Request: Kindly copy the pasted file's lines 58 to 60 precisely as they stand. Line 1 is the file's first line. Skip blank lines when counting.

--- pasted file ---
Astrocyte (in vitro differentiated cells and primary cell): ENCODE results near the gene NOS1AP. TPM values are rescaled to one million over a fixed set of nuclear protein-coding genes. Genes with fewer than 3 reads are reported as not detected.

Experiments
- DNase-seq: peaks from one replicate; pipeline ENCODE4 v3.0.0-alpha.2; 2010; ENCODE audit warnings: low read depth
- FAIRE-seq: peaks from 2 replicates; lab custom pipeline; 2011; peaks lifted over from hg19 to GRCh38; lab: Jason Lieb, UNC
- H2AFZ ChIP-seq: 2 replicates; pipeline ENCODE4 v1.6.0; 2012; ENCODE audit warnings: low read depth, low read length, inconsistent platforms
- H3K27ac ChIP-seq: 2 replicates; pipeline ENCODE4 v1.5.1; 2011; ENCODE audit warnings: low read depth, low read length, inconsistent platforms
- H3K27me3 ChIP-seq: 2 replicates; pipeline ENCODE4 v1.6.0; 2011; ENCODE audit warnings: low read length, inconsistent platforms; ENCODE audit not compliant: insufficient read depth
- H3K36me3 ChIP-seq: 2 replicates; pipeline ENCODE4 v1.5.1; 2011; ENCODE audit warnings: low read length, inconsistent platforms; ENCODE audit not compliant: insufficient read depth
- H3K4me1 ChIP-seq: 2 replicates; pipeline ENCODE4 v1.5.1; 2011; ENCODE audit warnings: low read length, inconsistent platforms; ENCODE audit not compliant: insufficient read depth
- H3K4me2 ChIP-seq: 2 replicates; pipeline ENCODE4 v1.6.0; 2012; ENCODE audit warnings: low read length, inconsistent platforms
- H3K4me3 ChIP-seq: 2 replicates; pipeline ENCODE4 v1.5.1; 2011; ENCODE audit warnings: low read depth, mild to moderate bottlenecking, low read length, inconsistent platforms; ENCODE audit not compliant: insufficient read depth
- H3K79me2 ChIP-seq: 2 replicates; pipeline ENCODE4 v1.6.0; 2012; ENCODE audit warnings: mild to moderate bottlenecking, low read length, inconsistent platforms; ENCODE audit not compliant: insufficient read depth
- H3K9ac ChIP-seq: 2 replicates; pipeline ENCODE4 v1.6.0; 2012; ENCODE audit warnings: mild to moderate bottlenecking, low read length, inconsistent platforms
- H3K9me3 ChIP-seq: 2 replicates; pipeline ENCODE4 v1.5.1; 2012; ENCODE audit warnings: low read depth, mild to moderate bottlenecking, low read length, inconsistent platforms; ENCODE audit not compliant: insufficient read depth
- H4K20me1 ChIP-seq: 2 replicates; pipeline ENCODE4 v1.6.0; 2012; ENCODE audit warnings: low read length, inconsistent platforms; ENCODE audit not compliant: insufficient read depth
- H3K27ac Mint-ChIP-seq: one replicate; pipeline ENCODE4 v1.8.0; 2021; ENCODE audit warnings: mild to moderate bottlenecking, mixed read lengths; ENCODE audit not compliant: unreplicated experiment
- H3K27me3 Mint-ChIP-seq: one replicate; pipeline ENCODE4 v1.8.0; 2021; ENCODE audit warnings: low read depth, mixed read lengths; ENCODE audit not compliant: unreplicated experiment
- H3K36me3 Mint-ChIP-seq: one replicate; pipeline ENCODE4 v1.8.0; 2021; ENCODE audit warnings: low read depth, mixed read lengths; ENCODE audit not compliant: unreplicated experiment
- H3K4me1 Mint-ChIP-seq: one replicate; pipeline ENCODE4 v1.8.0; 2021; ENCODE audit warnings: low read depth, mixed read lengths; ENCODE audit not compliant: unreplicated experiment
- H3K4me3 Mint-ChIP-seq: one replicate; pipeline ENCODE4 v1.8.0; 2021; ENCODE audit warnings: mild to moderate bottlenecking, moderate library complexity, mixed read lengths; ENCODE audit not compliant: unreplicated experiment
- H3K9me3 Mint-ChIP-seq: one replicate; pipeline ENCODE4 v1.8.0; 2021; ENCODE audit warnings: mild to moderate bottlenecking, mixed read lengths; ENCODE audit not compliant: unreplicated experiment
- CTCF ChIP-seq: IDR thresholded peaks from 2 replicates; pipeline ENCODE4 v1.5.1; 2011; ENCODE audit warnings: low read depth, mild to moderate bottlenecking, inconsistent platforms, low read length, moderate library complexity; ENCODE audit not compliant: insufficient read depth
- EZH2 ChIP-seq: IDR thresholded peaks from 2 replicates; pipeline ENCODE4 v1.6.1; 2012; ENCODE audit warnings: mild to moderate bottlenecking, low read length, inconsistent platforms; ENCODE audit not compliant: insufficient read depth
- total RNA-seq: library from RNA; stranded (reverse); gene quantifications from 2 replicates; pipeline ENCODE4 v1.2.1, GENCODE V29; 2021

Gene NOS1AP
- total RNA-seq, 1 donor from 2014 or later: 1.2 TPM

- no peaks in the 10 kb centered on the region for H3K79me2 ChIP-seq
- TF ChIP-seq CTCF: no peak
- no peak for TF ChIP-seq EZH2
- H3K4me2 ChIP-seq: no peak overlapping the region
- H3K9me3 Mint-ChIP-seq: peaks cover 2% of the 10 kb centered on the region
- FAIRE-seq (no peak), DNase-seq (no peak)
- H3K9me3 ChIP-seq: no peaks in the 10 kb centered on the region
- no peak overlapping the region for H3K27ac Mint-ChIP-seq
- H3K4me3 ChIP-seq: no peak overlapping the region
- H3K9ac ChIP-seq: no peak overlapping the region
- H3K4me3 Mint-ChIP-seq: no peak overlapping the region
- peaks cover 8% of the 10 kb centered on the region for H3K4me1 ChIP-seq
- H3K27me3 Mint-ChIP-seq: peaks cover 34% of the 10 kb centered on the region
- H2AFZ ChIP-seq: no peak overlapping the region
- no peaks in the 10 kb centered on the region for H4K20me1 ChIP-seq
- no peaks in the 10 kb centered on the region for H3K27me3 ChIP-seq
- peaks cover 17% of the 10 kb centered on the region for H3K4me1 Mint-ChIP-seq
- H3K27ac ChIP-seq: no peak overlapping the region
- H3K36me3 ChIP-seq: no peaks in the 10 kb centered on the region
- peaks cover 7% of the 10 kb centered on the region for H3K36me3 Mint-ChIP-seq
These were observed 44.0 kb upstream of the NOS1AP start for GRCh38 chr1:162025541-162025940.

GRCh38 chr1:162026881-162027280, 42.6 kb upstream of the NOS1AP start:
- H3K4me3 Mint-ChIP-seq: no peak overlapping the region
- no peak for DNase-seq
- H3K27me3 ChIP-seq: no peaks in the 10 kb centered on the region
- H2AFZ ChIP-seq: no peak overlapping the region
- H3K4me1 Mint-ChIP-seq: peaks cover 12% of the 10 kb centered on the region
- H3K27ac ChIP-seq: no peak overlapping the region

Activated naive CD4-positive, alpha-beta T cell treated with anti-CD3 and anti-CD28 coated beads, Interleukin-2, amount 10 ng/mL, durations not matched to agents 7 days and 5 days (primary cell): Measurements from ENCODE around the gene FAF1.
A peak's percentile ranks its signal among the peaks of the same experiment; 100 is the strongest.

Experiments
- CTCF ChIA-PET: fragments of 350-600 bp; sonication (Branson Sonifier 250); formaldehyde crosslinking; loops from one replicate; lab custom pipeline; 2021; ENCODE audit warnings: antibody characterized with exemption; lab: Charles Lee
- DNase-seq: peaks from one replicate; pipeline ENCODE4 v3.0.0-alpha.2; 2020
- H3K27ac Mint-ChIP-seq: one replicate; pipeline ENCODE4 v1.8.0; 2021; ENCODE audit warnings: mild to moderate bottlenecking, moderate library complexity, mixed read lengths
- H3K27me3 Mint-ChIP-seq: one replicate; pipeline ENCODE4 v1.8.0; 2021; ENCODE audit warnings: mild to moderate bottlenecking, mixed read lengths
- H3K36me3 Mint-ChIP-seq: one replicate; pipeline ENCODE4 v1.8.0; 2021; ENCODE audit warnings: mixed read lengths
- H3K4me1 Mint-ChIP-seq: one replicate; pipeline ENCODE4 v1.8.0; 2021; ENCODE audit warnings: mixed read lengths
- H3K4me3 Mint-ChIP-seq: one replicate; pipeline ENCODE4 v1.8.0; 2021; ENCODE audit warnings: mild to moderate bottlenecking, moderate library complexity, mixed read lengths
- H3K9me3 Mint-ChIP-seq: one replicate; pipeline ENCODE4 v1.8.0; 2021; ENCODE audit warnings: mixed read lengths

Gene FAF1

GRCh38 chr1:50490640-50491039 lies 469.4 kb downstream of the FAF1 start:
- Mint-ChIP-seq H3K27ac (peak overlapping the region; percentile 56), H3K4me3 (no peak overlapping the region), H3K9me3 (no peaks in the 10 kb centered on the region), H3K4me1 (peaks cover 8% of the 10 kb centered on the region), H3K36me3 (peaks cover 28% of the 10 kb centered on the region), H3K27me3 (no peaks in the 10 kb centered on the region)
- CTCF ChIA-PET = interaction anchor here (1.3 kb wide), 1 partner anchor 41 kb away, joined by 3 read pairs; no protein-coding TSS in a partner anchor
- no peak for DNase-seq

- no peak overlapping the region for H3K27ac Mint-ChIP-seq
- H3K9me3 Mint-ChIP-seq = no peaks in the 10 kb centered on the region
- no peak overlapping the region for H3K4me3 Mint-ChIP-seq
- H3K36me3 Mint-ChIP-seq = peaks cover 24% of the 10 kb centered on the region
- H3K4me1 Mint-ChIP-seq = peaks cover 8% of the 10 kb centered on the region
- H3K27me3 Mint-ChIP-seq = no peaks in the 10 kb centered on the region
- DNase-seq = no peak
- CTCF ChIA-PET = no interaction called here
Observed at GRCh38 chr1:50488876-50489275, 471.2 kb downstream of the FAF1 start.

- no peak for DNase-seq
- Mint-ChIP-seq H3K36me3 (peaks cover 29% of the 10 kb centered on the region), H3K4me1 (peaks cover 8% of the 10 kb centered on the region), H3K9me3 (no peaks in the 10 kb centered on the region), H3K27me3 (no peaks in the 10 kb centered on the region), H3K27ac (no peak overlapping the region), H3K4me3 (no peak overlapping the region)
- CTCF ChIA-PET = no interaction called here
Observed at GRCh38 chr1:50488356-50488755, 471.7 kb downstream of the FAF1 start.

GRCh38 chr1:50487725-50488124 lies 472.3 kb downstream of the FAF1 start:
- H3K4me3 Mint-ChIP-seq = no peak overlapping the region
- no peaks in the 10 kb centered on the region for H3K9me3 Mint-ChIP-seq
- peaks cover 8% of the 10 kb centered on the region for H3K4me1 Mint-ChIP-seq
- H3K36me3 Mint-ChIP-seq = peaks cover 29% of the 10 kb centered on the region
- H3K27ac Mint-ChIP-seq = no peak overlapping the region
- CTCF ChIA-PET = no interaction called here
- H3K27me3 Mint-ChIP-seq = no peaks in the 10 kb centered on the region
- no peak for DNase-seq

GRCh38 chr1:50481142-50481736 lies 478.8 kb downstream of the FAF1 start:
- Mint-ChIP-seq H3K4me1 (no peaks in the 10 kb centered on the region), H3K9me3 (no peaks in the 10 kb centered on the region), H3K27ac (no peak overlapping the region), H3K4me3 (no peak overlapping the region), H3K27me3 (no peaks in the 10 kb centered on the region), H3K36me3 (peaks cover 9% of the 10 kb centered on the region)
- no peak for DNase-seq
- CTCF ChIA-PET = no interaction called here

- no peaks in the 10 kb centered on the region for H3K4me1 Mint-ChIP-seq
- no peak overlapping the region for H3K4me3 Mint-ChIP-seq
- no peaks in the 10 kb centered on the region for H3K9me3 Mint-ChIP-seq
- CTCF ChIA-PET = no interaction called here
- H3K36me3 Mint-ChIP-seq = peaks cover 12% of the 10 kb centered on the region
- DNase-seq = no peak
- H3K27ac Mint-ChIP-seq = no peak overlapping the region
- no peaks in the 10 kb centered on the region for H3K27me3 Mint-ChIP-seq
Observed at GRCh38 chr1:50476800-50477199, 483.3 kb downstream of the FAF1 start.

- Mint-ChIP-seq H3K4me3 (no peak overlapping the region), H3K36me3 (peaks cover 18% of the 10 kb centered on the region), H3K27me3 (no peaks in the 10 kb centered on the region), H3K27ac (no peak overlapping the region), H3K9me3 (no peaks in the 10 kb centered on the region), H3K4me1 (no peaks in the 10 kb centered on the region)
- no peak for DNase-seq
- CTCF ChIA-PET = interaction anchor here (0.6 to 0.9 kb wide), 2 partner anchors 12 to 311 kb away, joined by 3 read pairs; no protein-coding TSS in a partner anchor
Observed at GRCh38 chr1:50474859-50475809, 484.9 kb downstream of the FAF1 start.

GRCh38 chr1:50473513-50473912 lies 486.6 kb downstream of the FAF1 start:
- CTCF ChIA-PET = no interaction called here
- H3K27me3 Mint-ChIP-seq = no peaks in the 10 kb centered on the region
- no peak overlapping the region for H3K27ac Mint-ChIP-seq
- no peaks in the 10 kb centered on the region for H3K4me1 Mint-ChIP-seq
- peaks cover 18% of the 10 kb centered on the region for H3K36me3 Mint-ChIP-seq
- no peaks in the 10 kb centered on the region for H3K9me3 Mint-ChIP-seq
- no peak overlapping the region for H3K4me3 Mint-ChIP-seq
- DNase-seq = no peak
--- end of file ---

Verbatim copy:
- CTCF ChIA-PET: fragments of 350-600 bp; sonication (Branson Sonifier 250); formaldehyde crosslinking; loops from one replicate; lab custom pipeline; 2021; ENCODE audit warnings: antibody characterized with exemption; lab: Charles Lee
- DNase-seq: peaks from one replicate; pipeline ENCODE4 v3.0.0-alpha.2; 2020
- H3K27ac Mint-ChIP-seq: one replicate; pipeline ENCODE4 v1.8.0; 2021; ENCODE audit warnings: mild to moderate bottlenecking, moderate library complexity, mixed read lengths